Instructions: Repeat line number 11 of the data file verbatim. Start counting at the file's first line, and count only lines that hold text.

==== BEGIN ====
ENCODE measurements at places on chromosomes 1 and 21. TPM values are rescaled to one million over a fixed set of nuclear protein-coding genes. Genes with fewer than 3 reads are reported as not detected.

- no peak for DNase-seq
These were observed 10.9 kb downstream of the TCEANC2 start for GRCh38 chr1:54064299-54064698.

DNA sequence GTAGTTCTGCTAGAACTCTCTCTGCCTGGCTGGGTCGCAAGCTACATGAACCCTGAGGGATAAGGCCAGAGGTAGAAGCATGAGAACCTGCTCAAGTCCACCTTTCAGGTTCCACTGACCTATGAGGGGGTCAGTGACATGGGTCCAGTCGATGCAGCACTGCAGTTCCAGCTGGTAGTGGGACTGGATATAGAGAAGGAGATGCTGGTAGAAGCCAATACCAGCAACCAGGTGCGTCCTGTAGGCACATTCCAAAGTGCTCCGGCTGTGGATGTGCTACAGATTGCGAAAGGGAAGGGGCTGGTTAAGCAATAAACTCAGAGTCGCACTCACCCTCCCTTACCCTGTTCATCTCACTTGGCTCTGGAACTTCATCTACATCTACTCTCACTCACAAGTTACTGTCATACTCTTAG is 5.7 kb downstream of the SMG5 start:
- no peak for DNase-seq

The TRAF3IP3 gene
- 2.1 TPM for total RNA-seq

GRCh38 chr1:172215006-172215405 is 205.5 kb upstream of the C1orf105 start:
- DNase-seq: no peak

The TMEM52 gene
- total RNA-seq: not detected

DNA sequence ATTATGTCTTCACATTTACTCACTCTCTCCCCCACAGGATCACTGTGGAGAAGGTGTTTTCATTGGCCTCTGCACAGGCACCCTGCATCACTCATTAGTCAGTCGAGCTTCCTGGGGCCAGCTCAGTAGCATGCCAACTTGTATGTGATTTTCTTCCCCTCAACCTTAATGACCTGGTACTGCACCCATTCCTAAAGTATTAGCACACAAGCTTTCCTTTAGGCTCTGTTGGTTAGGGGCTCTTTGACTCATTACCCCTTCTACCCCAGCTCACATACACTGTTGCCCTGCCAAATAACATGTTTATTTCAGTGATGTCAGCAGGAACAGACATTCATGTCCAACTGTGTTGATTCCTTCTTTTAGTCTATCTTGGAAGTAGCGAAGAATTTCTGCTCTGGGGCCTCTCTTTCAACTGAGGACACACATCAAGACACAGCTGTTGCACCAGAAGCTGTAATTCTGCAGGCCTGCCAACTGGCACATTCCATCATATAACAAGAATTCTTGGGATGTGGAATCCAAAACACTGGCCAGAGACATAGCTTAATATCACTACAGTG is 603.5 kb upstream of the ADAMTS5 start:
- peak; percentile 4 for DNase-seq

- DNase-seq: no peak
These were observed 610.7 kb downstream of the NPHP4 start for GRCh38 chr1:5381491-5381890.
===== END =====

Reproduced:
- total RNA-seq: not detected